I realized there had to be a better way

Original article can be found here (source): Artificial Intelligence on Medium

I realized there had to be a better way

You may recall the origin of the holiday Festivus in Seinfeld, as described by Frank Costanza:

FRANK: Many Christmases ago, I went to buy a doll for my son. I reach for the last one they had — but so did another man. As I rained blows opon him, I realized there had to be another way!

KRAMER: What happened to the doll?

FRANK: It was destroyed. But out of that, a new holiday was born. “A Festivus for the rest of us!”

So recently I submitted the paper Fast Complete Algorithm for Multiplayer Nash Equilibrium to the Conference on Economics and Computation. The paper describes a new algorithm I came up with, based on a non-convex quadradic program formulation, for computing Nash equilibrium in multiplayer games. Nash equilibrium is the central solution concept in game theory, and computing one in games with more than two players is a very challenging computational problem. The algorithm is guaranteed to always find a solution, and experimentally outperforms the best prior approaches on a variety of game sizes and realistic domains. Exciting breakthrough stuff!

Here are some excerpts from the rejection email I received:

“The most obvious benchmark is missing from the experimental results: comparing this formulation to the original MILP formulation of Sandholm et al. as solved by Gurobi. Without this, we don’t even know if the QCP formulation actually is better.” -Reviewer 1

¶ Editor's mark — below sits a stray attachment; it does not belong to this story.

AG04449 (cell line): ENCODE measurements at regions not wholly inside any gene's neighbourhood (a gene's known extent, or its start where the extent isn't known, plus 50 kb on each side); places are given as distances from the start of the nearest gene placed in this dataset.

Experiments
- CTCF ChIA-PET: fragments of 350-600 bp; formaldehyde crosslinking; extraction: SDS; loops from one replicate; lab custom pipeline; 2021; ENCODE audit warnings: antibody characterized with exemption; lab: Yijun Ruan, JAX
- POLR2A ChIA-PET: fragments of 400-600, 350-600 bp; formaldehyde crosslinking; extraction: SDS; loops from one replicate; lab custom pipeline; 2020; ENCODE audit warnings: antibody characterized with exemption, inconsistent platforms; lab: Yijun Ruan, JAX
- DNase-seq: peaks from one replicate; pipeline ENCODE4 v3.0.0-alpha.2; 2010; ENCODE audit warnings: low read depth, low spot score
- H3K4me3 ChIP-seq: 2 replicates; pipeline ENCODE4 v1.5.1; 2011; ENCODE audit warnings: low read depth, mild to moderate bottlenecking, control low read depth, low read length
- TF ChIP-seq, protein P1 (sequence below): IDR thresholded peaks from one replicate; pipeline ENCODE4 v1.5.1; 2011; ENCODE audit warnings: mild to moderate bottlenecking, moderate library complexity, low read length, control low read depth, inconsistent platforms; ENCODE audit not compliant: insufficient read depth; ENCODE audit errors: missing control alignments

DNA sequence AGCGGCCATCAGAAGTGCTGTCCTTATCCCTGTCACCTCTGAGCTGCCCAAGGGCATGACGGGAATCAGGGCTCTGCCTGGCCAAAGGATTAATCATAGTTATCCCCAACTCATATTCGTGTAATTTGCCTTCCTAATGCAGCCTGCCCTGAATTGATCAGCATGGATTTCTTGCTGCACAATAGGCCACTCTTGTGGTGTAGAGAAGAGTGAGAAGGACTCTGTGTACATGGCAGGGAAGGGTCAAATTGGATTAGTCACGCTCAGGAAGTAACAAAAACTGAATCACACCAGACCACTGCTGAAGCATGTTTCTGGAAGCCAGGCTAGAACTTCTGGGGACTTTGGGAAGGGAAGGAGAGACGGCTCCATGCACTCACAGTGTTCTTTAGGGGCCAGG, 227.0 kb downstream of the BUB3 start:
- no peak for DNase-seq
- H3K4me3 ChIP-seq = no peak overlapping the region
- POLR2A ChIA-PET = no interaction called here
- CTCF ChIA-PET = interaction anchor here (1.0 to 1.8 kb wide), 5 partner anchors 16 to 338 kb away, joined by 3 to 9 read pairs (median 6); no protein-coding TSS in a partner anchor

Reviewer 1 is saying that we failed to run experiments against the original MILP formulation from prior work, which he says is the most obvious benchmark. That original MILP formulation is for computing Nash equilibrium in two players games, while our algorithm is for computing Nash equilibrium in games with three or more players. It doesn’t make any sense to compare the approaches because they are for solving different problems.

“From their report, when N is 3 or 4, the authors’ running times improve upon Berg and Sandholm’s running times from a factor of 5 to 1000. However, this comparison is made by quoting the running times reported by Berg and Sandholm, which was 3 years ago. The comparison is not totally fair since Gurobi is likely to improve its solvers’ speed in the past 3 years.” -Reviewer 3

Reviewer 3 is saying that our comparison against the approach of Berg and Sandholm is not fair because we quote their running times from 3 years ago and Gurobi has likely improved its solvers’ speed since then. But Berg and Sandholm’s algorithm does not even use Gurobi! It is a custom algorithm that has not changed in the last 3 years. And even if you want to argue that it has changed, the results aren’t even close. If you look at Tables 3 and 4, our algorithm takes a fraction of a second for all game classes, while Berg and Sandholm’s takes 35,000 seconds on one, 880 seconds on another, etc.

“The reviewers agree that the programming formulation is straightforward and that quoting running times from a 3-year old paper does not provide a good basis for comparison. Moreover, even if those comparisons were done correctly, the contribution would still not be interesting enough” -Metareview

OH SNAP! Not only are the comparisons not fair, but even if they were done “correctly,” then the paper would still not be “interesting enough”!!

As I blasted profanities about the reviewers, I realized there had to be a better way! Out of that rejection, a new conference was born. AIGT for you and me.

http://www.gt-ai.org/